Trump Administration Moves to Seize Iranian Tanker Held in Gibraltar, Chinese Paramilitaries Mass on Hong Kong Border as Pro-Democracy Protests Continue, Dow Jones Plunges 800 Points on Fears of Looming Recession, Study Finds CEO Pay Increased 1,000% Since 1978 While Wages Stagnated, Facebook Hired Hundreds to Listen In on Users' Audio Messages, Mexico City Police Officers Suspended over Rape of Two Teenagers, Italian Court Allows Rescued Migrants to Disembark as Hundreds More Remain Stranded at Sea, NBC News: ICE Now Jailing 8,000 Migrants in Mississippi, Louisiana, Federal Court Weighs Fate of Protected Status for 300,000 Immigrants, Philadelphia Mayor Blasts NRA After Gunman Shoots and Injures Six Police Officers, FBI Says Ohio Gunman Praised Mass Shootings, Plotted Planned Parenthood Attack, Iowa Rep. Steve King Says Rape and Incest Helped Populate the World, Planned Parenthood Says It's Being Forced to End Title X Family Planning Program, Newark Officials Suspend Bottled Water Distribution as Lead Crisis Grows, Scientists Warn Microplastic Pollution Has Gone Airborne, Threatening Human Health, Swedish Climate Activist Greta Thunberg Sets Sail for U.N. Conference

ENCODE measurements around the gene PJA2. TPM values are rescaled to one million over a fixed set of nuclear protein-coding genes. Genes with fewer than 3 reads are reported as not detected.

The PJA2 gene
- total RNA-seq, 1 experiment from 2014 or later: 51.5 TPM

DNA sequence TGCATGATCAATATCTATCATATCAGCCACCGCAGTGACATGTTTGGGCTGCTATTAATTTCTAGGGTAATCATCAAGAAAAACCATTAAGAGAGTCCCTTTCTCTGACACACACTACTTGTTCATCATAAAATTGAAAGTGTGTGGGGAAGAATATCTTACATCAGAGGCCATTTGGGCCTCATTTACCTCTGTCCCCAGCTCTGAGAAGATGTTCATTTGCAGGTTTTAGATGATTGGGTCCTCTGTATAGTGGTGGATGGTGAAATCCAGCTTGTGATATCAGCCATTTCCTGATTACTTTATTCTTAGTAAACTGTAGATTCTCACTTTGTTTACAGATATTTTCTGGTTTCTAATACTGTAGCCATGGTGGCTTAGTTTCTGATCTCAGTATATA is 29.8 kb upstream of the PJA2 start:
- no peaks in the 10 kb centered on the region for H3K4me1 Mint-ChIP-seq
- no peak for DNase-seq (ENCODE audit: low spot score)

"River of Fire": In New Memoir, Sister Helen Prejean Reflects on Decades of Fighting Executions
Wed, 14 Aug 2019 08:39:12 -0400
The Trump administration is moving ahead with plans to resume the death penalty after a more than 15-year moratorium. This week Attorney General William Barr proposed fast-tracking executions in mass murder cases, and last month ordered the execution of five death row prisoners beginning in December. The federal government has executed just three people since 1963 — the last being in 2003. The death penalty is widely condemned by national governments, international bodies and human rights groups across the world. Experts say capital punishment does not help deter homicides and that errors and racism in the criminal justice system extend to those sentenced to death. We speak with Sister Helen Prejean, a well-known anti-death-penalty activist who began her prison ministry over 30 years ago. She is the author of the best-selling book "Dead Man Walking: An Eyewitness Account of the Death Penalty," which was turned into an Academy Award-winning film starring Susan Sarandon and Sean Penn. Her new book, "River of Fire: My Spiritual Journey," is out this week.

"A Narco State Supported by the United States": How Crime & Corruption in Honduras Fuel Migration